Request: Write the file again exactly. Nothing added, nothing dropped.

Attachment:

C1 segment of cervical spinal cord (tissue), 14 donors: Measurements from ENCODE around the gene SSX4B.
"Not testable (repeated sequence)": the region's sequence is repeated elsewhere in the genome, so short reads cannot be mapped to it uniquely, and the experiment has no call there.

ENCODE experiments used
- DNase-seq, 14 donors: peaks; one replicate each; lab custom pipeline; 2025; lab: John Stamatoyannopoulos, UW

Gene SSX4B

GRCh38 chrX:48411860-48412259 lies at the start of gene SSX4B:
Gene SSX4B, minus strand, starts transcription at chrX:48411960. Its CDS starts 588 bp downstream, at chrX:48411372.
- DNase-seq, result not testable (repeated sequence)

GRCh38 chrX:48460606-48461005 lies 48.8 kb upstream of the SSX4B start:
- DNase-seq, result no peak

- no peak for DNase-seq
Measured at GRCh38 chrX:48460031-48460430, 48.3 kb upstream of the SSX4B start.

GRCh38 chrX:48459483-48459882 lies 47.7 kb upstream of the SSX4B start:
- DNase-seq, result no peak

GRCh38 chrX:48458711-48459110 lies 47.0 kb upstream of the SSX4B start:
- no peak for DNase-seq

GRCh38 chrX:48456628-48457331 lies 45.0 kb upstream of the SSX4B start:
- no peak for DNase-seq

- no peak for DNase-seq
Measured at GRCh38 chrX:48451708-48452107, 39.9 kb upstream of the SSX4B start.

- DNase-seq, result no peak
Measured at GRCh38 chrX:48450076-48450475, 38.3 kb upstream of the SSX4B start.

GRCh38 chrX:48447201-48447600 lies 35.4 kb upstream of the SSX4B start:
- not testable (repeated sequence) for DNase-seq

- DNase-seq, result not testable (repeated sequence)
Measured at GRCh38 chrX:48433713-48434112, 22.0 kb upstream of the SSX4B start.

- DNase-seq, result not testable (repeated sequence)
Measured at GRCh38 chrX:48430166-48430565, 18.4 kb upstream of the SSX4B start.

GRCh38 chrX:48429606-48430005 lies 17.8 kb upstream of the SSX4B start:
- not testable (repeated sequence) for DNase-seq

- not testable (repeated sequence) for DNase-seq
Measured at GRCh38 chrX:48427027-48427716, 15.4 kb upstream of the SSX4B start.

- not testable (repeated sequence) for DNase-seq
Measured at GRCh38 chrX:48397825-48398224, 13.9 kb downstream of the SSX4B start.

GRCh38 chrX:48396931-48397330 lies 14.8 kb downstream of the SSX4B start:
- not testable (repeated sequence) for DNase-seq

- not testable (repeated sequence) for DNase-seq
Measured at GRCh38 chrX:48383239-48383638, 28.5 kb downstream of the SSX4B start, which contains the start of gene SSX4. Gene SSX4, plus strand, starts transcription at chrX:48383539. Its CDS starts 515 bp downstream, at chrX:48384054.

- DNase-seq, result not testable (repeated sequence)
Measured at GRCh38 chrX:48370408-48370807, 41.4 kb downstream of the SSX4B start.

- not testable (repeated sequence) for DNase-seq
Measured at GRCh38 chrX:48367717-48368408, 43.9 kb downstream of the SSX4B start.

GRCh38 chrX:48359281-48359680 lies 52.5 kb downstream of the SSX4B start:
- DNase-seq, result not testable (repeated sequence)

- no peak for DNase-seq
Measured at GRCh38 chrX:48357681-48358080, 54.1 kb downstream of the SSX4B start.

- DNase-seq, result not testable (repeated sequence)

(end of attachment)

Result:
C1 segment of cervical spinal cord (tissue), 14 donors: Measurements from ENCODE around the gene SSX4B.
"Not testable (repeated sequence)": the region's sequence is repeated elsewhere in the genome, so short reads cannot be mapped to it uniquely, and the experiment has no call there.

ENCODE experiments used
- DNase-seq, 14 donors: peaks; one replicate each; lab custom pipeline; 2025; lab: John Stamatoyannopoulos, UW

Gene SSX4B

GRCh38 chrX:48411860-48412259 lies at the start of gene SSX4B:
Gene SSX4B, minus strand, starts transcription at chrX:48411960. Its CDS starts 588 bp downstream, at chrX:48411372.
- DNase-seq, result not testable (repeated sequence)

GRCh38 chrX:48460606-48461005 lies 48.8 kb upstream of the SSX4B start:
- DNase-seq, result no peak

- no peak for DNase-seq
Measured at GRCh38 chrX:48460031-48460430, 48.3 kb upstream of the SSX4B start.

GRCh38 chrX:48459483-48459882 lies 47.7 kb upstream of the SSX4B start:
- DNase-seq, result no peak

GRCh38 chrX:48458711-48459110 lies 47.0 kb upstream of the SSX4B start:
- no peak for DNase-seq

GRCh38 chrX:48456628-48457331 lies 45.0 kb upstream of the SSX4B start:
- no peak for DNase-seq

- no peak for DNase-seq
Measured at GRCh38 chrX:48451708-48452107, 39.9 kb upstream of the SSX4B start.

- DNase-seq, result no peak
Measured at GRCh38 chrX:48450076-48450475, 38.3 kb upstream of the SSX4B start.

GRCh38 chrX:48447201-48447600 lies 35.4 kb upstream of the SSX4B start:
- not testable (repeated sequence) for DNase-seq

- DNase-seq, result not testable (repeated sequence)
Measured at GRCh38 chrX:48433713-48434112, 22.0 kb upstream of the SSX4B start.

- DNase-seq, result not testable (repeated sequence)
Measured at GRCh38 chrX:48430166-48430565, 18.4 kb upstream of the SSX4B start.

GRCh38 chrX:48429606-48430005 lies 17.8 kb upstream of the SSX4B start:
- not testable (repeated sequence) for DNase-seq

- not testable (repeated sequence) for DNase-seq
Measured at GRCh38 chrX:48427027-48427716, 15.4 kb upstream of the SSX4B start.

- not testable (repeated sequence) for DNase-seq
Measured at GRCh38 chrX:48397825-48398224, 13.9 kb downstream of the SSX4B start.

GRCh38 chrX:48396931-48397330 lies 14.8 kb downstream of the SSX4B start:
- not testable (repeated sequence) for DNase-seq

- not testable (repeated sequence) for DNase-seq
Measured at GRCh38 chrX:48383239-48383638, 28.5 kb downstream of the SSX4B start, which contains the start of gene SSX4. Gene SSX4, plus strand, starts transcription at chrX:48383539. Its CDS starts 515 bp downstream, at chrX:48384054.

- DNase-seq, result not testable (repeated sequence)
Measured at GRCh38 chrX:48370408-48370807, 41.4 kb downstream of the SSX4B start.

- not testable (repeated sequence) for DNase-seq
Measured at GRCh38 chrX:48367717-48368408, 43.9 kb downstream of the SSX4B start.

GRCh38 chrX:48359281-48359680 lies 52.5 kb downstream of the SSX4B start:
- DNase-seq, result not testable (repeated sequence)

- no peak for DNase-seq
Measured at GRCh38 chrX:48357681-48358080, 54.1 kb downstream of the SSX4B start.

- DNase-seq, result not testable (repeated sequence)